Nov 15, 2017

[TV] Breaking Bad: Season 2 Review

As we're late to the game for Breaking Bad, we're enjoying exploring this story via Netflix and it's quite the ride. While we're not exactly new to such serialized storytelling, the fact that it was still pretty much created during the more episodic broadcast era makes it clear why it stood out so much when it came out. This doesn't even touch on how great the story is.

I didn't expect to get into a series focused on a high school chemistry dealer who becomes a drug "cook" but here we are. And the way they've crafted the series with all of its nuances and complexities does make for pretty powerful storytelling indeed.

The serialized story is not a new concept and we've seen it come and go over the years. But I guess the binge-watching behavior supported by services like Netflix have helped make shows like this even more powerful since it's pretty intense to watch the show in quicker succession instead of a weekly basis.

Synopsis: Breaking Bad is a drama TV series created and produced by Vince Gilligan for AMC. The show has won many awards over the years and is known as one of the greatest television shows of all time.

This second season begins with the tense stand-off with Tuco (Raymond Cruz) and Walt / Heisenberg (Bryan Cranston) together with Jessie (Aaron Paul). In the end Tuco kidnaps them and stows them away in a shack in the desert together with his aging uncle (Mark Margolis), who is a former drug lord in his own right. At the same time, Walt's brother-in-law Hank (Dean Norries) has the DEA all over Tuco's organization as they try to crack down on their operation.

Meanwhile Walt's wife Skyler (Anna Gunn) is pregnant and wondering where Walt has disappeared to. She remains in the dark about Walt's drug operation and how he's paying for his cancer treatments. And all that is hardly a priority with Walt missing. And while he eventually escapes his captors to make his way back, there's still the other challenge of figuring out how to explain his disappearance.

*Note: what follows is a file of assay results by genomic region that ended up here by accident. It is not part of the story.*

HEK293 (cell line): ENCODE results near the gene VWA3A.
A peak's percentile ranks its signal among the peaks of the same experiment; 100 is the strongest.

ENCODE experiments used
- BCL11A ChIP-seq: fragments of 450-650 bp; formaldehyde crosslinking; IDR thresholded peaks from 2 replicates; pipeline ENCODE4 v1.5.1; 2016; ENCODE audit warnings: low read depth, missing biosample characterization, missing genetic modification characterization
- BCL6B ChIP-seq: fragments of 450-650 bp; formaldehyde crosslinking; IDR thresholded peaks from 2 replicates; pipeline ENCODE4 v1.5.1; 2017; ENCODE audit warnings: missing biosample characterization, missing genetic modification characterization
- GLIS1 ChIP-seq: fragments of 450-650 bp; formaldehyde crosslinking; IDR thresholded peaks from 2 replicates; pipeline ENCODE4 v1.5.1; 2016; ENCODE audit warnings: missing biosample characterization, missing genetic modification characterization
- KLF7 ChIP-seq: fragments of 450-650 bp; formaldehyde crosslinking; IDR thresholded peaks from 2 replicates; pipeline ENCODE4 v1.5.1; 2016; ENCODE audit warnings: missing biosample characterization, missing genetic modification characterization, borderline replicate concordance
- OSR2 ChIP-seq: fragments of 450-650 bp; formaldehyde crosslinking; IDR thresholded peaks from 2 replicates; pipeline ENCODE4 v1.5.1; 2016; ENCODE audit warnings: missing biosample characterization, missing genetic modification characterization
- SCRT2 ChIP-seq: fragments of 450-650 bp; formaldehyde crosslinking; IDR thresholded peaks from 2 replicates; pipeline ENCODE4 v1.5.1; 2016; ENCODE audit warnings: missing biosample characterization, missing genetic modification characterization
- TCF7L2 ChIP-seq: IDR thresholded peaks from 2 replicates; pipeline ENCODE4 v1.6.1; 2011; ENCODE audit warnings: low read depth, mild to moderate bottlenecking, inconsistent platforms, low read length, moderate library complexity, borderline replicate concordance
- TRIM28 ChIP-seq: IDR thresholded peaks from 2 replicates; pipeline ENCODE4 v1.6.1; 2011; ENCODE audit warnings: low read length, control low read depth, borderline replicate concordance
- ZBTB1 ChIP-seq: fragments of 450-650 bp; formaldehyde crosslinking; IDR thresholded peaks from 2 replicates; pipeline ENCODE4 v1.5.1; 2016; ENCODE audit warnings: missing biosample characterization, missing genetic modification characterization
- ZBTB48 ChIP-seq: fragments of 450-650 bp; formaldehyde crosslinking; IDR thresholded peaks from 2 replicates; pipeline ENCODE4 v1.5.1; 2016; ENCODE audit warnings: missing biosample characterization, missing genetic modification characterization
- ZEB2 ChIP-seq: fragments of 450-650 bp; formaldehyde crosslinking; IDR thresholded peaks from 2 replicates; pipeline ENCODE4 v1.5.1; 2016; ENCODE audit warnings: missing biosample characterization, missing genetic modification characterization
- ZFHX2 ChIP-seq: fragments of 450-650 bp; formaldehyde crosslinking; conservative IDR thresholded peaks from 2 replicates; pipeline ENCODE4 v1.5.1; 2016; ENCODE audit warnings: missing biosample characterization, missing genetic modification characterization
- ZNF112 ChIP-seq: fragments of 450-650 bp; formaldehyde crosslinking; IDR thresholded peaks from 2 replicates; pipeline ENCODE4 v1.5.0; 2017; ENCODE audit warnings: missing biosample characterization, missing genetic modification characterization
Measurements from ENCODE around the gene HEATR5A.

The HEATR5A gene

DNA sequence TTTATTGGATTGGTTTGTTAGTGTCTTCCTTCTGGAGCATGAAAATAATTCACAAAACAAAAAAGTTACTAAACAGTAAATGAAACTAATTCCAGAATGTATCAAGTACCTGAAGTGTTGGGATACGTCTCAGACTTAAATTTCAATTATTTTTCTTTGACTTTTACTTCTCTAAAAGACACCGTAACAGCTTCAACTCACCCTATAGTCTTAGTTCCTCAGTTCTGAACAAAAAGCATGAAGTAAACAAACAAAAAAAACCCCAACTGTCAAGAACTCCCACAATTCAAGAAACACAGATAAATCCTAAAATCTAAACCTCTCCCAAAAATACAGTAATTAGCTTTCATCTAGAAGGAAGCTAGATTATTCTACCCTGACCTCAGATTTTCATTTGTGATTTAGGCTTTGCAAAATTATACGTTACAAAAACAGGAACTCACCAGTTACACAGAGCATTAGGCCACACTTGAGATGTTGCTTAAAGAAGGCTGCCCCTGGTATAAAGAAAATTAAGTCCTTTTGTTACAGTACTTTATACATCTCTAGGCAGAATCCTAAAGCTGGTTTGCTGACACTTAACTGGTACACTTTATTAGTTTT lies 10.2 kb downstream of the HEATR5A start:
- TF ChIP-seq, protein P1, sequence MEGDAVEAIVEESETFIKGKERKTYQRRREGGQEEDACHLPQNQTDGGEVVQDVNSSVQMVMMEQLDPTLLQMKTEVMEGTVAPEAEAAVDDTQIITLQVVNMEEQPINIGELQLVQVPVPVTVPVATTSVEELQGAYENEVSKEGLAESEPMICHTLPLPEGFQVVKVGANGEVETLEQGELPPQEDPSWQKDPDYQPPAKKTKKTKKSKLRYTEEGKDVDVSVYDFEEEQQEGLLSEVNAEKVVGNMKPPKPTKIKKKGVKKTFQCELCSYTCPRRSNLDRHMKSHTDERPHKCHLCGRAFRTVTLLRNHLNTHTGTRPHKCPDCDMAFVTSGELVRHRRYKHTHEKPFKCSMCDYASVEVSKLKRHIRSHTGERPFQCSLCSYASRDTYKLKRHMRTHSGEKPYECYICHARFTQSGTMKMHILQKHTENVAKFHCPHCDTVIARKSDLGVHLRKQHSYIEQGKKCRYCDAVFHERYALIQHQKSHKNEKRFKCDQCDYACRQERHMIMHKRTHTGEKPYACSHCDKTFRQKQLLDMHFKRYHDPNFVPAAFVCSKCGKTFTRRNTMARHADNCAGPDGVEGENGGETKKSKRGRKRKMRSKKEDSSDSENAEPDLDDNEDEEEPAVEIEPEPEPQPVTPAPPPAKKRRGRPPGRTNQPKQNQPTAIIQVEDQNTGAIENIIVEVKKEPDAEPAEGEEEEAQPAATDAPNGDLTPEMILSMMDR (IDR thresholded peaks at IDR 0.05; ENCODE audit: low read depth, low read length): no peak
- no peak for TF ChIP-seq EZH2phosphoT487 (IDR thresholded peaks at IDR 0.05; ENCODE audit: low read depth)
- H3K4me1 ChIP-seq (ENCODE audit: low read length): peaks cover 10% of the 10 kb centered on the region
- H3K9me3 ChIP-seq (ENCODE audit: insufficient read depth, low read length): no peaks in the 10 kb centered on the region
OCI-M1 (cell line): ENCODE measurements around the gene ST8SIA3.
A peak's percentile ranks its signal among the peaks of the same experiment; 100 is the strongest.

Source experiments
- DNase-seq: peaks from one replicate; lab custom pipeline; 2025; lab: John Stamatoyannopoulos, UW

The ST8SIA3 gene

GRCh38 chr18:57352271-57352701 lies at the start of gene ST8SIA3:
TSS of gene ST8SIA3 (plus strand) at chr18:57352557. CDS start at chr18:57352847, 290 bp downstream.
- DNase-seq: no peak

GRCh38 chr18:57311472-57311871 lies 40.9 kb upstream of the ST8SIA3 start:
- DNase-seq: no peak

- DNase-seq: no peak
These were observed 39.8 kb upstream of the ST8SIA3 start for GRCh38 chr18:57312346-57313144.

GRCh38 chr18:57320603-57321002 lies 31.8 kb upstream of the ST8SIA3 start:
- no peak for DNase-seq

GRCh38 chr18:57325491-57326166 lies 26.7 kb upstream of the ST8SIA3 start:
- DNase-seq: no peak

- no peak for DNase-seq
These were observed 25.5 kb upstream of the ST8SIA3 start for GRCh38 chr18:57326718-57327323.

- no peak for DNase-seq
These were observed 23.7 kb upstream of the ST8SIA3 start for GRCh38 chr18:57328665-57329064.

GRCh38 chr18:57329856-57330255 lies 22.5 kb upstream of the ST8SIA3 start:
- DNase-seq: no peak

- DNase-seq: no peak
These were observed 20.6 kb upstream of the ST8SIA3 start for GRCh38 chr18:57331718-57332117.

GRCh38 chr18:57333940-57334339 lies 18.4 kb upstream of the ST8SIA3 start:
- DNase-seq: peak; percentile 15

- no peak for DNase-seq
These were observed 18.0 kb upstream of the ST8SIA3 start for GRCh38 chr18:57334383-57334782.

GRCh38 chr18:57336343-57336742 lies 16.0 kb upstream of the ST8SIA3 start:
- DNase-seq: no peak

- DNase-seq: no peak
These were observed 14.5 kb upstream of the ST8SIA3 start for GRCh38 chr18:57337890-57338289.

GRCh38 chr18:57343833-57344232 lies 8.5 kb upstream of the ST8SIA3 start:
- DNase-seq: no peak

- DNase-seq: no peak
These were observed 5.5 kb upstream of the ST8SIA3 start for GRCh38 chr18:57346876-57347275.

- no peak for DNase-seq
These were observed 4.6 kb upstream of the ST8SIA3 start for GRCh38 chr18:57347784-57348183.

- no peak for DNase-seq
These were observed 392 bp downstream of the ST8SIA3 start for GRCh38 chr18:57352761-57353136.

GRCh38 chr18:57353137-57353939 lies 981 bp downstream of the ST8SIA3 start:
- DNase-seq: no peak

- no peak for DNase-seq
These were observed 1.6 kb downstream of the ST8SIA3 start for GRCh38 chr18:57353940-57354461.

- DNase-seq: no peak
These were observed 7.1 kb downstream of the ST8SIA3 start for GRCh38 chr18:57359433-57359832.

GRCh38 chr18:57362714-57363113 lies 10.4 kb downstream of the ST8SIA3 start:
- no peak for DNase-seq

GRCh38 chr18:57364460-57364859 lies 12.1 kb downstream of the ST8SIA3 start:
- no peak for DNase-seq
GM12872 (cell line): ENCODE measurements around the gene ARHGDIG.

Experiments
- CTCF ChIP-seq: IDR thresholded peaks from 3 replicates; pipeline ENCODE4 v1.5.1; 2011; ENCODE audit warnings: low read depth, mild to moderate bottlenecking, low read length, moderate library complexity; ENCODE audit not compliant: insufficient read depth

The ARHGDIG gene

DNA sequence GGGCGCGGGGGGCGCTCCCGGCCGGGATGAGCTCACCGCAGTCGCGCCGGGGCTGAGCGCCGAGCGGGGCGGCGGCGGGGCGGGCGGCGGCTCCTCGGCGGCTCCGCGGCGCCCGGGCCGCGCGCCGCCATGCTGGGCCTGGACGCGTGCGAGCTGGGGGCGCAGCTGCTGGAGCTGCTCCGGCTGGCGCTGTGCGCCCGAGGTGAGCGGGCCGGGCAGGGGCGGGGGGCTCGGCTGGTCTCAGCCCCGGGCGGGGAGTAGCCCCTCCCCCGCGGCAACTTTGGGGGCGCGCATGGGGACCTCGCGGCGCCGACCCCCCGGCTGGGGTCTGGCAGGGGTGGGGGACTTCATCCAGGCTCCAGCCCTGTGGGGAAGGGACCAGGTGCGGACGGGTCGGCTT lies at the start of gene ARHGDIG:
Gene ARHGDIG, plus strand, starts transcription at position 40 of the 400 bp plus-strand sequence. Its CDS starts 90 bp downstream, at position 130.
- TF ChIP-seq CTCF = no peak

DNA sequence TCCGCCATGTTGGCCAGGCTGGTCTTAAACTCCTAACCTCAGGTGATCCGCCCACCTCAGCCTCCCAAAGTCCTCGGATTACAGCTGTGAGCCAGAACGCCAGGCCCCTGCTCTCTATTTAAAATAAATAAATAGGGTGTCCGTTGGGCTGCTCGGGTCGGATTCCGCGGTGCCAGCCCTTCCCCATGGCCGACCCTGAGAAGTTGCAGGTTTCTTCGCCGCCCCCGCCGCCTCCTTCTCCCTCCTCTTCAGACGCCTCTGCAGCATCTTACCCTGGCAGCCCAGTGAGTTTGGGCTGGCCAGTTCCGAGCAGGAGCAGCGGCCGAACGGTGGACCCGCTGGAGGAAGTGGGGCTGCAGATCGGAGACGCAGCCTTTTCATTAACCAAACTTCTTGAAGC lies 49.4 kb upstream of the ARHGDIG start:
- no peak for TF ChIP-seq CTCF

What I Liked: I think I mentioned before how much I've come to enjoy how the story seems to play out like a game of Fiasco with twist after disastrous twist. You're already stuck in a weird place with being undecided about whether or not you really want to root for these two as they are in fact involved in illegal drugs. But the whole story remains so compelling that you end up cheering at both their successes and their failures.

This season also had Jesse trying to learn to step up and be more than Walt's flunkie and Walt in turn tapping into his slow burning rage deep inside to come to some pretty cold decisions. At first he was just a desperate man trying to do right by his family. But as we see in this season, hes also descending into a dark place that he feels he needs to be in order to be the meth cook Heisenberg.

What Could Have Been Better: There are some asides and parallel story tracks that don't resonate quite as well for me. Skyler isn't the best of characters in this season although Anna Gunn does her best with what she has to work with. The same goes for Walt Jr., his son, who is a bit of a non-etity in most of the show.

And so there are a lot of uncomfortable situations where the show painfully becomes about Sykle or her DEA brother Hank in sub-plots that can get a little long-winded or rather boring at times. You end up wanting to go back to the action with Walt and  such, but I understand the direction of things.

TL;DR: Breaking Bad is quite the phenomenal story and this second season continues to take things forward as Walt explores this darker path for himself. It's a story with inherent tragedy and yet it all works out still, and that's the magic of it. So this second season gets 5 moments when Saul comes to save the day out of  possible 5.

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